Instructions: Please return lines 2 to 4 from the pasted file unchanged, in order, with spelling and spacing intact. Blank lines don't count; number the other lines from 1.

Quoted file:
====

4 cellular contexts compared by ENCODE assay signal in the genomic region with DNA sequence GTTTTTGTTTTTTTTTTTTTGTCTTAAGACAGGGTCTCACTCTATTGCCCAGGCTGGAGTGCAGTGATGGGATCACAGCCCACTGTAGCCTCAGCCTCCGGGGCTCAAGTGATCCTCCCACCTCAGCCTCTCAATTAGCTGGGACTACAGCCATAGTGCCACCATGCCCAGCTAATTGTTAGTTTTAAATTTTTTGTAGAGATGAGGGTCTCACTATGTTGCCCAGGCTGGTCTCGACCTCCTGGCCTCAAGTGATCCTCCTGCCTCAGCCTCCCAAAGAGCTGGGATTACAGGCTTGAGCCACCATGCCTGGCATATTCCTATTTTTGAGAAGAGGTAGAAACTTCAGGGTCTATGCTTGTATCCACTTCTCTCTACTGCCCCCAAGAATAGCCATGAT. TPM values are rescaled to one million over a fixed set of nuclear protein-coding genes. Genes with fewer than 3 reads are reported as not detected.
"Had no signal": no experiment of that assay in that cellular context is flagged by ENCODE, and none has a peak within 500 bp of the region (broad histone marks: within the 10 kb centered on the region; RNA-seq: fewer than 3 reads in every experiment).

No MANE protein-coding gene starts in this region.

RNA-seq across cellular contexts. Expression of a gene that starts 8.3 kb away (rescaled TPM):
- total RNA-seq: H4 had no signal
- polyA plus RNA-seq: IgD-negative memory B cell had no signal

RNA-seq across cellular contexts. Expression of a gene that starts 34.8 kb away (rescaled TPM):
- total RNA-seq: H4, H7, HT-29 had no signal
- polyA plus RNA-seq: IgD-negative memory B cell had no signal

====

"Had no signal": no experiment of that assay in that cellular context is flagged by ENCODE, and none has a peak within 500 bp of the region (broad histone marks: within the 10 kb centered on the region; RNA-seq: fewer than 3 reads in every experiment).

No MANE protein-coding gene starts in this region.

RNA-seq across cellular contexts. Expression of a gene that starts 8.3 kb away (rescaled TPM):